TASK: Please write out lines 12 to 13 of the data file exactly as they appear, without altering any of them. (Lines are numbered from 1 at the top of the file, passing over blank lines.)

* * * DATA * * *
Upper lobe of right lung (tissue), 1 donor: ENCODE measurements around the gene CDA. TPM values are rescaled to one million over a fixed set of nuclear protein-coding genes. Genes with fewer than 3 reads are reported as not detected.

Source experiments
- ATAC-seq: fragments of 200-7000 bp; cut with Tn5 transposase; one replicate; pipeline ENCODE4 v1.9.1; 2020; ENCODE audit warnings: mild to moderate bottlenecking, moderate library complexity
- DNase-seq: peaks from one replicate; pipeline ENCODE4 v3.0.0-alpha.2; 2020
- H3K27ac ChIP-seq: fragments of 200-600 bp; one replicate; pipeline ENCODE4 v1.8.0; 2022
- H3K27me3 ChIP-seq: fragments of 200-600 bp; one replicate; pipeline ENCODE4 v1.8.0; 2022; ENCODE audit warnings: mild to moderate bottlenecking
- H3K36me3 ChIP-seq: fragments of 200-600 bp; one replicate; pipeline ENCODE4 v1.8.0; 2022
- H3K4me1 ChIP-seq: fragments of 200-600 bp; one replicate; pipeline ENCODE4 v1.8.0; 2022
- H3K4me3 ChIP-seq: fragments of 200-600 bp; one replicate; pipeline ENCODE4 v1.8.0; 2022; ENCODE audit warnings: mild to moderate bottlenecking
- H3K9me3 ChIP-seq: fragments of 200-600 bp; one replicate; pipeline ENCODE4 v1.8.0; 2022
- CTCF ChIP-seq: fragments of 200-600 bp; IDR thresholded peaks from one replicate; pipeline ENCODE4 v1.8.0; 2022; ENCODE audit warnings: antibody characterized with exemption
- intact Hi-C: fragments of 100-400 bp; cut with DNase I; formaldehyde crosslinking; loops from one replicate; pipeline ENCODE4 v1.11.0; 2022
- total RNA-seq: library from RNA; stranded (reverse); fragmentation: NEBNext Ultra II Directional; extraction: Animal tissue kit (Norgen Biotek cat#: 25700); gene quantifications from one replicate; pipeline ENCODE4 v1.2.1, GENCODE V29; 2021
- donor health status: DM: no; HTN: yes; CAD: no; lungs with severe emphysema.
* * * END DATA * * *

- intact Hi-C: fragments of 100-400 bp; cut with DNase I; formaldehyde crosslinking; loops from one replicate; pipeline ENCODE4 v1.11.0; 2022
- total RNA-seq: library from RNA; stranded (reverse); fragmentation: NEBNext Ultra II Directional; extraction: Animal tissue kit (Norgen Biotek cat#: 25700); gene quantifications from one replicate; pipeline ENCODE4 v1.2.1, GENCODE V29; 2021